Tuesday, September 8, 2015

Your Ultimate Guide to 2015 Fall Hairstyles and Color!

Fabulous Fall Hair: What's Hot for 2015 ... and Hair Color You Will Dye For


We've researched the beauty mags, talked to the experts, and reviewed the fashion shows ... and now Salon 1580 has compiled a comprehensive guide for what is trending for fall 2015 in your quest for the best autumn hair!


“No-fuss” and “an effortless look” describe what’s trending for fall hair styles. 


Bohemian, loose waves for long hair -- hot during the spring and summer -- is a look carried over this year into autumn. The focus is on thick texture and movement. 

Here are some options to achieve tousled locks if you don't have natural waves: 
  1. Braid damp hair, air-dry, and unwind to achieve the bohemian/bedhead look. 
  2. Try getting a body wave from Salon 1580. 
  3. Spray long, damp hair with volumizer and blow-dry your hair upside down. Once your hair is 75 percent dry, part it and twist it into two low pigtail buns, leaving the ends out so they stay straight. Aim the blow-dryer at the buns for several minutes until they're dry, mist them with hair spray, undo the pins, and shake your hair out in all its rumpled glory.


Finger-raked knots, loose french twists, the undone updo, and the deconstructed chignon are hot styles for longer hair. Embrace messiness and ease with a new take on the classic french twist. Top knots are big.Try a twist secured with a statement piece pin and/or band, as shown below in Harper's Bazaar.


        
    


    


"Healthy hair" is the statement heard time and again in fashion circles. GKhair keratin hair-taming treatments can restore your unhealthy, lifeless hair, and it lasts from 3-5 months, depending on the formula type you choose. Salon 1580 is a featured GKhair salon!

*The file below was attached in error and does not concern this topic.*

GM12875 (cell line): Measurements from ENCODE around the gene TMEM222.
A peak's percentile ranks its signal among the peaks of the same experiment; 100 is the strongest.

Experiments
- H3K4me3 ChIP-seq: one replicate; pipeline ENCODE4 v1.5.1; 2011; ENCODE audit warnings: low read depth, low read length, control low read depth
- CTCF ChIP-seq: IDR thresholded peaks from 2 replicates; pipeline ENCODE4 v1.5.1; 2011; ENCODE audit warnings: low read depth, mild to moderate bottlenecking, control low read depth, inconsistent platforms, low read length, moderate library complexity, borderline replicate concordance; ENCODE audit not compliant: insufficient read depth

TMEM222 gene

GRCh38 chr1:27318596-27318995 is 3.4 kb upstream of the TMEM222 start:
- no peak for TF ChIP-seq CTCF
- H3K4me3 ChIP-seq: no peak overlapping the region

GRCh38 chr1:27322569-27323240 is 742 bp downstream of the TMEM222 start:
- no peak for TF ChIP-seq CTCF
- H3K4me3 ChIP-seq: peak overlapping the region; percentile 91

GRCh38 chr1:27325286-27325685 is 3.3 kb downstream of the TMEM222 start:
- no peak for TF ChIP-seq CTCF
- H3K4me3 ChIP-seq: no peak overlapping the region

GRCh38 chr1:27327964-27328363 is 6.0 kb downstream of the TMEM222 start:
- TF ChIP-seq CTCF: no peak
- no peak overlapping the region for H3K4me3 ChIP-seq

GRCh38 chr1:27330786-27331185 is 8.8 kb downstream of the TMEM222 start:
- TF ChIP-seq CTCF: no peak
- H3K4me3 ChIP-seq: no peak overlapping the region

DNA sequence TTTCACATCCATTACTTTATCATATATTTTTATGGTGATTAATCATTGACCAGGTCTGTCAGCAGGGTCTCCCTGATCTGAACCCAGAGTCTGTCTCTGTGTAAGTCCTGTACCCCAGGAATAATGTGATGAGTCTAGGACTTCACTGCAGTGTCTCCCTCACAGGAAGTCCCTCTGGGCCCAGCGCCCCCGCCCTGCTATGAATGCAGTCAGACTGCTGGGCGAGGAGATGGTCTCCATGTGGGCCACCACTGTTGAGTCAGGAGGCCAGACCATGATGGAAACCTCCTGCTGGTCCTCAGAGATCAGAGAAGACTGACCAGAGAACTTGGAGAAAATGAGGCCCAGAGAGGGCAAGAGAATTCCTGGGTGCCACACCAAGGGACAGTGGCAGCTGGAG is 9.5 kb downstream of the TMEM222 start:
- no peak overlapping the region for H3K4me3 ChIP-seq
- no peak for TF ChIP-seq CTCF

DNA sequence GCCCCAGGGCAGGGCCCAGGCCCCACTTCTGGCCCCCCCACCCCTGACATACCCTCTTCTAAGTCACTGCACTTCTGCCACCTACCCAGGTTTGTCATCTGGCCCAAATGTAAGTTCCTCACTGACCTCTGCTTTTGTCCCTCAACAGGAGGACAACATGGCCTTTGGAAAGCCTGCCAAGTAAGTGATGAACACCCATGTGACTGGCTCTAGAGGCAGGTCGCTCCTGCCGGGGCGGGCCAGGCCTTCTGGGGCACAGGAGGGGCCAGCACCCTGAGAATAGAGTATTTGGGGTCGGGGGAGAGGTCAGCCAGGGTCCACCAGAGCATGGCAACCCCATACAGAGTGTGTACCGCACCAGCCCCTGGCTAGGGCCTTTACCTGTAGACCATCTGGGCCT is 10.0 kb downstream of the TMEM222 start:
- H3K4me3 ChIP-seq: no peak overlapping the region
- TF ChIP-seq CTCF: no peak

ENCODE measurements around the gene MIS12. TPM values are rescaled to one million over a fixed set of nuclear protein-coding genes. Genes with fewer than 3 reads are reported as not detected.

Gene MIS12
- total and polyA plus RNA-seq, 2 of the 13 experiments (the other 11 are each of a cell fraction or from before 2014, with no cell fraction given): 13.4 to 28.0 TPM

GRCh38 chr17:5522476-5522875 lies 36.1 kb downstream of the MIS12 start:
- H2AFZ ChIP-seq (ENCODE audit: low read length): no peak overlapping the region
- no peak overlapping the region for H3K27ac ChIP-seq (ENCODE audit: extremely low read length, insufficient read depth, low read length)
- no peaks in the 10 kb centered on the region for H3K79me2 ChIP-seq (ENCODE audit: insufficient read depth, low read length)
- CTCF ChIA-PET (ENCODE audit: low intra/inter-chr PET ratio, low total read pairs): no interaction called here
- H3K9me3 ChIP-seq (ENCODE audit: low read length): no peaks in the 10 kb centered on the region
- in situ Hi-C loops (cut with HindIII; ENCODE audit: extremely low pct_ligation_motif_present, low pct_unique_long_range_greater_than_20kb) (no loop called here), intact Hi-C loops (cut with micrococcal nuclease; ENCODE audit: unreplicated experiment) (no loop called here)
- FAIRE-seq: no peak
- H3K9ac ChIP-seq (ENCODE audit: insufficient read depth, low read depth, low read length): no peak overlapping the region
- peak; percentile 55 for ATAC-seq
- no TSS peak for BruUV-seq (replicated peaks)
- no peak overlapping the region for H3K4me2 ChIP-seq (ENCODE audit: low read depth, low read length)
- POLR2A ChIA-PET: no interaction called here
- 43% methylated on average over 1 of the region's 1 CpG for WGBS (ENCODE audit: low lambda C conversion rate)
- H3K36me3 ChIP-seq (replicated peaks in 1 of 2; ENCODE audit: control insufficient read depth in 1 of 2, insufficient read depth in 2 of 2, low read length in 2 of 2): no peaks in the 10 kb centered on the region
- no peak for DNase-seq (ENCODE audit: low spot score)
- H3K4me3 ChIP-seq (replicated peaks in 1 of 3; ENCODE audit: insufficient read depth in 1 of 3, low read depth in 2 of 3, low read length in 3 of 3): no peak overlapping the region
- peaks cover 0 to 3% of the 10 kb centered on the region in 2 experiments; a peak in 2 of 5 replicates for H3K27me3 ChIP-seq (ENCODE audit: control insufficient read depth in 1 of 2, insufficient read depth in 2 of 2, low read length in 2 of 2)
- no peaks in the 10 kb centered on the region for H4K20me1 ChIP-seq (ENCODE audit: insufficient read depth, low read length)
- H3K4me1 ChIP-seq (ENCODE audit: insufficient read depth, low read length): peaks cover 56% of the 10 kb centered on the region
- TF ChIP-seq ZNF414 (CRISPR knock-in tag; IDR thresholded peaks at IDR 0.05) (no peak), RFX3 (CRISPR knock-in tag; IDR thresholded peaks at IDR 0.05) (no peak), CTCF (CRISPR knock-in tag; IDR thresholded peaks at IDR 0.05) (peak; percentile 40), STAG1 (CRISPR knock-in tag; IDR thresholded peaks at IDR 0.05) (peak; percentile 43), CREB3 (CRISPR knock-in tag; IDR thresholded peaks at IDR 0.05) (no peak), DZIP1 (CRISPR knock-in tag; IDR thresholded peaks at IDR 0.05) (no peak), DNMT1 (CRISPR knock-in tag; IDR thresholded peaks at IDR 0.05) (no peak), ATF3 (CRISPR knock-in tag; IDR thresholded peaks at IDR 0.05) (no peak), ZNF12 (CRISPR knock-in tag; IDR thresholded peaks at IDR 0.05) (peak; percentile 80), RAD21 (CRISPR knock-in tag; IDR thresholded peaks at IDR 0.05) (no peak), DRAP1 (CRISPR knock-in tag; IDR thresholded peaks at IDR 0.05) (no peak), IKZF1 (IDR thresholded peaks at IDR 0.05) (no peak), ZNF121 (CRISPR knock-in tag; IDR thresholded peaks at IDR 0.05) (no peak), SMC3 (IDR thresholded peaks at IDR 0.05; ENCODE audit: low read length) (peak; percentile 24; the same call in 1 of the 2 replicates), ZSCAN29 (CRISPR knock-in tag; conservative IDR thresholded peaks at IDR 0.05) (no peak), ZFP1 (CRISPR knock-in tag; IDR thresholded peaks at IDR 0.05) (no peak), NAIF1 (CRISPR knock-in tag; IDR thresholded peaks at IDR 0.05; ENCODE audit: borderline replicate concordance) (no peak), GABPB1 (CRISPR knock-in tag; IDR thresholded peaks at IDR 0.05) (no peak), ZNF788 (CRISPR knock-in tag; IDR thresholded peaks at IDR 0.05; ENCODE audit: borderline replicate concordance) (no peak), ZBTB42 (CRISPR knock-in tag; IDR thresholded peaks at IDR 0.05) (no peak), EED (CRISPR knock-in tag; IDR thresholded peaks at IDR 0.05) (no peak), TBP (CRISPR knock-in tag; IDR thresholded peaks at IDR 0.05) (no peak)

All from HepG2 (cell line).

Texturizing cuts are on the scene -- long layers, razored ends, darling pixie cuts, full fringe, and asymmetric, blunt cut bobs are seen this fall. Adding long layers throughout straight hair gives the illusion of volume and body. Layered shags are back (think '70s rocker). Fringe with rounded bangs are another throwback to the '70s.

   






Hair Color You Will Dye For This Fall:
Cocoa Cinnamon

#1 Cocoa Cinnamon -- chocolate brown overall with cinnamon highlights.
#2 Bronde -- a serious contender for the most-talked-about hue of summer is also primed to be huge for fall. This low-maintenance shade is a soft blend of blonde and brunette. 
#3 Pumpkin Spice -- slightly more copper and golden than red, but certainly not strawberry-blonde, pumpkin spice hair is a deep orange streaked with hues of caramel.
More hues for autumn hair: 
-- “Creamy Yellow,” “Honey Blonde,” "Flaxen Gold," and “Buttery Blonde” -- pale, golden tones and/or honey tones added to blonde hair

-- Light brown with blonde contrasting highlights
-- Blonde hair with rich brown and/or auburn lowlights
-- “Champagne Red” and “Strawberry Gold,” a great enhancement for dark blondes
-- "Burnt Auburn," “Cinnamon,” or “Copper” strands are perfect for fall.
-- “Medium Chocolate" or "Chestnut" with "Caramel Highlights” are just yummy!


Champagne Red
Burnt Auburn
Bronde













Ombrés are still big -- natural-looking, soft ombre highlights. Ask your stylist to give you highlights that are just barely lighter than your natural hue, working them into the ends and in random sections throughout, rather than perfectly spaced ones. 




Hair accessories are making a serious comeback, particularly headbands. Leather hair accessories like headbands and rawhide to tie back ponies are seen on the runway. Jeweled, decorative accents add glitz and glamour. 


 

 


Get your "neigh" on and sport a ponytail -- messy or sleek, bouncy volumized tails, low ponytails, tails wrapped in metal and leather are making a statement. Side-pinned low tails tucked just behind the ear, are huge for autumn. 


 


Deep side parts are big -- you will see them everywhere! A real eye-opener, too.